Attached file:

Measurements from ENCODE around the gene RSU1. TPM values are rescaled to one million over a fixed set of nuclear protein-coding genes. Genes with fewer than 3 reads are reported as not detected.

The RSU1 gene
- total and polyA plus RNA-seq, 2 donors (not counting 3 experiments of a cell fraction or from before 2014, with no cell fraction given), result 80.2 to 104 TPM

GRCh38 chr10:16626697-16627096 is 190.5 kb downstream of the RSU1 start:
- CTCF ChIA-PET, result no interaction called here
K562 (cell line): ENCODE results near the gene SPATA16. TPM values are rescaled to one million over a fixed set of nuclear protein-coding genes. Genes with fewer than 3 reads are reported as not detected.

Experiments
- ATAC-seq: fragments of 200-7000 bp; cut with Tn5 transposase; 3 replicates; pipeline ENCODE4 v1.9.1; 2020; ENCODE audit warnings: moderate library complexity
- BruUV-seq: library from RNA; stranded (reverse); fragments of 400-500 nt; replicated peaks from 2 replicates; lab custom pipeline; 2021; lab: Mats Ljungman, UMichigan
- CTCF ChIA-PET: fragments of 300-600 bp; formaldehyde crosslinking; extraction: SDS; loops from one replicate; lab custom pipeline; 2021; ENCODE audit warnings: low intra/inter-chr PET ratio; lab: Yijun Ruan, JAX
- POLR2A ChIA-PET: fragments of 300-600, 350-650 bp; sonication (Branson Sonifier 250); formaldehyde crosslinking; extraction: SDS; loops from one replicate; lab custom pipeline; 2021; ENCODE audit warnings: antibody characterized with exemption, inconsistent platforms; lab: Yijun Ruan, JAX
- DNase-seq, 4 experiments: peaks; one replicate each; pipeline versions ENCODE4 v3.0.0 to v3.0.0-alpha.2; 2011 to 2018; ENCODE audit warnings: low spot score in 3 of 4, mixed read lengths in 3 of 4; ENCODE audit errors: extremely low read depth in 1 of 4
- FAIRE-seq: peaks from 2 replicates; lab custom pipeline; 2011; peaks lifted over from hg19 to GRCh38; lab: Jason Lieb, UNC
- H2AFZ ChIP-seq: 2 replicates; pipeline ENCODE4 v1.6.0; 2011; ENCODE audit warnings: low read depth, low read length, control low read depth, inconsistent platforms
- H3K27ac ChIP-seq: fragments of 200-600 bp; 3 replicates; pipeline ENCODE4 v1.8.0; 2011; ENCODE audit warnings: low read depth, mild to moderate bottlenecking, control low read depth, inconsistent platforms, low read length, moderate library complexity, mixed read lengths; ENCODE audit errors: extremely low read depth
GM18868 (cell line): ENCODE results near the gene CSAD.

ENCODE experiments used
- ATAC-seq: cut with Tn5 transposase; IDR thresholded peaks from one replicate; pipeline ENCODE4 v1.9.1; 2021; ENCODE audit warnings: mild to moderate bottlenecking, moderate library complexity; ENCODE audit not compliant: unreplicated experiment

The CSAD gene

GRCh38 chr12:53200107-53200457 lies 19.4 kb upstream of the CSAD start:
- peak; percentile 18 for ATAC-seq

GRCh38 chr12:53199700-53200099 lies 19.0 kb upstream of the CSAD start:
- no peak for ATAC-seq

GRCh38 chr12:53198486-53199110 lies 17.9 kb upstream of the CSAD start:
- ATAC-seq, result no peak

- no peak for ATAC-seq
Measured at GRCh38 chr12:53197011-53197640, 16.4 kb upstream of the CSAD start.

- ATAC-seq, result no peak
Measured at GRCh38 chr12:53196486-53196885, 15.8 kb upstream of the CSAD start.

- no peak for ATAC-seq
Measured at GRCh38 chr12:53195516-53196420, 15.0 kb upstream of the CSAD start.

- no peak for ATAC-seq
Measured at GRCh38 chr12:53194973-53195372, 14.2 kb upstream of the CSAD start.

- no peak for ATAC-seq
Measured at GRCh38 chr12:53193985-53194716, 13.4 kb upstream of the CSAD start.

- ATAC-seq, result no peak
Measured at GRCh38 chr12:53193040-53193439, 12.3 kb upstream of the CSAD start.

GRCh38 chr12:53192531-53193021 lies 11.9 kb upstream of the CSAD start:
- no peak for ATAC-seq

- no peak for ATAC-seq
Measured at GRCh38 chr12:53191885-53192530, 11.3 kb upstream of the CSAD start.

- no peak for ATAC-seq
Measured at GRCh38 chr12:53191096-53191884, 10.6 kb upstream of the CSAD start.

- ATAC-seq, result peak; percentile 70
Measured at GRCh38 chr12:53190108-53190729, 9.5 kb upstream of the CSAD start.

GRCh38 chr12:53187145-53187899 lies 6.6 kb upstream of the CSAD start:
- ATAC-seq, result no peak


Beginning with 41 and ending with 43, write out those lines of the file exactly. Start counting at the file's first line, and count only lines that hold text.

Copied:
Measured at GRCh38 chr12:53191885-53192530, 11.3 kb upstream of the CSAD start.

- no peak for ATAC-seq
Measured at GRCh38 chr12:53191096-53191884, 10.6 kb upstream of the CSAD start.